TOKYO (Reuters) - Nomura Holdings (8604.T), Japan’s biggest investment banking and brokerage group, reported its first profit decline in seven quarters as waning enthusiasm over Prime Minister Shinzo Abe’s economic stimulus policies brought down stock trading volumes.
Nomura and second-placed Daiwa Securities Group (8601.T) processed a surge of transactions last year as optimism over "Abenomics", aimed at ending a decade of deflation, helped the Nikkei stock average .N225 rise over 50 percent.
But many who invested heavily grew impatient for more drastic structural reform, leading to fewer trades and a decline of around 9 percent in the benchmark in the first three months of 2014, investors and analysts said.
Net profit for January-March fell 26 percent from a year earlier to 61.3 billion yen ($597.76 million), Nomura said in a statement on Wednesday, although that beat the 41 billion yen mean estimate of five analysts polled by Thomson Reuters.
Chief Financial Officer Shigesuke Kashiwagi said investors appeared to be seeking more concrete indications of economic recovery, and assurance the economy can withstand the impact of a sales tax hike on April 1.
“If an improvement in corporate profits becomes clear, and employment shows further signs of recovering, then I think we can see a more positive impact from the macro environment,” Kashiwagi told a news conference.
Even with the quarterly decline, profit for the fiscal year to March 31 doubled to 213.6 billion yen, the highest since the year to March 2006. Earnings per share also roughly doubled to 55.8 yen, beating Nomura’s target of 50 yen by March 2016.
Nomura on Wednesday also said it would repurchase 100 million shares, or 2.6 percent of outstanding stock, of which 44 million will be set aside for investors who exercise stock options - or rights to buy stocks.
Deutsche Bank analyst Masao Muraki said the buyback amount - compared with last year’s 40 million bought for stock options - was much bigger than he expected and showed the company is intent on improving returns on shareholder equity.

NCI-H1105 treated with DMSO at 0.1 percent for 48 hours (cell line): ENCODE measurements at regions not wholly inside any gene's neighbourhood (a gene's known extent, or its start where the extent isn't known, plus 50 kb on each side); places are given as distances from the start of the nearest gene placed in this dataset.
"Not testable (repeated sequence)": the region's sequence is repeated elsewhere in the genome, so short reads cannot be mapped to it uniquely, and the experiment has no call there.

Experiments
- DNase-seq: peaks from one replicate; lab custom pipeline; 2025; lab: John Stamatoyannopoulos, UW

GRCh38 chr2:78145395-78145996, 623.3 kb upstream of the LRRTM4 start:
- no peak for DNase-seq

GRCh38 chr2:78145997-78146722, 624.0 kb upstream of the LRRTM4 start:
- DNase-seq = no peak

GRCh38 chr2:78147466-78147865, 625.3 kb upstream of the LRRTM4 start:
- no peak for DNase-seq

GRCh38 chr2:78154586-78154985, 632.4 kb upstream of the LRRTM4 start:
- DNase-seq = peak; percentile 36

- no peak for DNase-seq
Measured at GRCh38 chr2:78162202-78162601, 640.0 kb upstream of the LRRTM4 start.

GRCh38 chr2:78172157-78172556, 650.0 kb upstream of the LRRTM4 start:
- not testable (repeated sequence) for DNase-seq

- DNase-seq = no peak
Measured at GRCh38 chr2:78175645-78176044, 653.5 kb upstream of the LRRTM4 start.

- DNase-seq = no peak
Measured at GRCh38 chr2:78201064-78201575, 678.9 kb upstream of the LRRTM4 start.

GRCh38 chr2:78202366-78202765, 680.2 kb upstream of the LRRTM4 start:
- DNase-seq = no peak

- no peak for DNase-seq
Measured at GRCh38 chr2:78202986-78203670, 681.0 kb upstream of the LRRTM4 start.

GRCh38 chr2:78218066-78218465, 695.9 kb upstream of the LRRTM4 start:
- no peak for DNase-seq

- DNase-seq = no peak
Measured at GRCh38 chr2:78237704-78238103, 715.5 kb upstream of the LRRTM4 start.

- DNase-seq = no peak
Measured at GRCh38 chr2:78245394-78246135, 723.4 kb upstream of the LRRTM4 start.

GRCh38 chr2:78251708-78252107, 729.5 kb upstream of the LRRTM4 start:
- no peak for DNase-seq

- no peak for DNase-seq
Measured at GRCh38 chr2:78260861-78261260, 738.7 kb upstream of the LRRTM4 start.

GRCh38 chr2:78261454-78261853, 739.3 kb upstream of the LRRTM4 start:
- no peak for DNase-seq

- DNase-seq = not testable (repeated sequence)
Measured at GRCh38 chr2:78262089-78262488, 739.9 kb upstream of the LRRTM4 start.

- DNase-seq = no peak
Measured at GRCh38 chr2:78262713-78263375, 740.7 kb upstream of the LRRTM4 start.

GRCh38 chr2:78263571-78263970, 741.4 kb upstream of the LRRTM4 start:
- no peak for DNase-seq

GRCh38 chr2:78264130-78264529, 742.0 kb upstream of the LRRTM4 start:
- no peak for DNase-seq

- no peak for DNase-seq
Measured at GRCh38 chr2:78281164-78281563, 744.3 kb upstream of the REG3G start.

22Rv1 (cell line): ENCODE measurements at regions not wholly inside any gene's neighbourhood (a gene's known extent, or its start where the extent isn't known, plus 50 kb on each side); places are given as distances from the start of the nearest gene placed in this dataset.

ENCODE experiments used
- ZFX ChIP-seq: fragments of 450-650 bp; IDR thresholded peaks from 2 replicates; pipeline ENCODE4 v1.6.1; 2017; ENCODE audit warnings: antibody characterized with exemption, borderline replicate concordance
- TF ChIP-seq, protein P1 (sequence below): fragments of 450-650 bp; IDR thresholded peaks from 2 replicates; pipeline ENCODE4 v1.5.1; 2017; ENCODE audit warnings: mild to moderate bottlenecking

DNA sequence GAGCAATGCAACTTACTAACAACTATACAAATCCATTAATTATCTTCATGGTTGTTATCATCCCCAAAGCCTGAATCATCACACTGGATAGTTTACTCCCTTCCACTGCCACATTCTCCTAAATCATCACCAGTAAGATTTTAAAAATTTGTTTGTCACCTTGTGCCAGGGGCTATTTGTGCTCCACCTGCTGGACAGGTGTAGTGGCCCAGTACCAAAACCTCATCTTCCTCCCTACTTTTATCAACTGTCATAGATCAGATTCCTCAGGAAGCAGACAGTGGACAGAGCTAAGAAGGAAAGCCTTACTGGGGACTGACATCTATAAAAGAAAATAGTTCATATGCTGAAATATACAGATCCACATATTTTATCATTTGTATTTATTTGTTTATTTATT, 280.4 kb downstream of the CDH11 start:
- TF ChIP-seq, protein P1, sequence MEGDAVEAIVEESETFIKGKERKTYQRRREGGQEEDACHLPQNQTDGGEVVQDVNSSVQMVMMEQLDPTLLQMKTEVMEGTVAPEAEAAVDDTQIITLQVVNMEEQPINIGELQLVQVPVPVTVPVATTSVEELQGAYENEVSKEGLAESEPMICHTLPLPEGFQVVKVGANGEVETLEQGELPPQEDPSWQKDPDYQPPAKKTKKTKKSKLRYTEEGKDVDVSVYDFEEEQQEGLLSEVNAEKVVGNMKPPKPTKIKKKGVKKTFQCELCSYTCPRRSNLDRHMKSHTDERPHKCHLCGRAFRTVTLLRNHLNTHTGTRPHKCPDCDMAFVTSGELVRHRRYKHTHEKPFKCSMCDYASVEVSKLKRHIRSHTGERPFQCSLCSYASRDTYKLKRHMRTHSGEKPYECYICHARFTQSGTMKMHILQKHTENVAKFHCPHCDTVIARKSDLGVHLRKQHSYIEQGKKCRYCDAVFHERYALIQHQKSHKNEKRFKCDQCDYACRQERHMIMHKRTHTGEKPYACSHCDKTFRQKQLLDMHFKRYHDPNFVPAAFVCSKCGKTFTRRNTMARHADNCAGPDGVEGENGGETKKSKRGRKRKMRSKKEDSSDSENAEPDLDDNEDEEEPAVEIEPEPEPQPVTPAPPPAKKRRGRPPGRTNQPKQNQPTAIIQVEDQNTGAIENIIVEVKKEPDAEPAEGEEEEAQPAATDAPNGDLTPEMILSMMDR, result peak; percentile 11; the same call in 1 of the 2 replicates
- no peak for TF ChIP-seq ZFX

He forecast Nomura’s shares, which have fallen almost 30 percent since the start of the year, to rise in reaction to the buyback. They closed 2.7 percent lower ahead of the earnings release versus a 0.1 percent gain in the benchmark.
Nomura earns more than half of its annual profit from retail or individual investors, in contrast to global peers such as Goldman Sachs Group Inc (GS.N) who primarily focus on wholesale or corporate customers.
In the fourth quarter, weak investor sentiment pushed pretax profit at its retail division down 59 percent. The drop was also brought about by a decline in new mutual funds on offer, as Nomura shifted resources to longer-term asset management services to cater to Japan’s ageing population.
Profit in Nomura’s wholesale business - which includes overseas as well as investment banking operations - fell 6 percent from a year earlier but rose 20 percent from the previous quarter thanks to growth in its fixed income business.
Nomura peer Daiwa, which is more dependent on domestic retail clients, also on Wednesday reported a 31 percent fall in fourth-quarter net profit to 33.2 billion yen, versus the 30.7 billion yen mean estimate of two analysts. Daiwa’s shares closed beforehand down 2.2 percent.
Daiwa CFO Mikita Komatsu said investors, particularly those outside Japan, wanted the government to follow up on promises of reform with policies including a reduction in corporate taxes.
“There’s a demand for something reasonably specific,” he said. “I hope there will be change - change that’s noticeable.”
Nomura’s Kashiwagi said investors also expected the Bank of Japan (BOJ) to embark on further monetary easing.
“I personally understand the BOJ has done all it can since last April. But they are expecting an additional message to the market,” he said.
($1 = 102.5500 Japanese Yen)
Editing by Christopher Cushing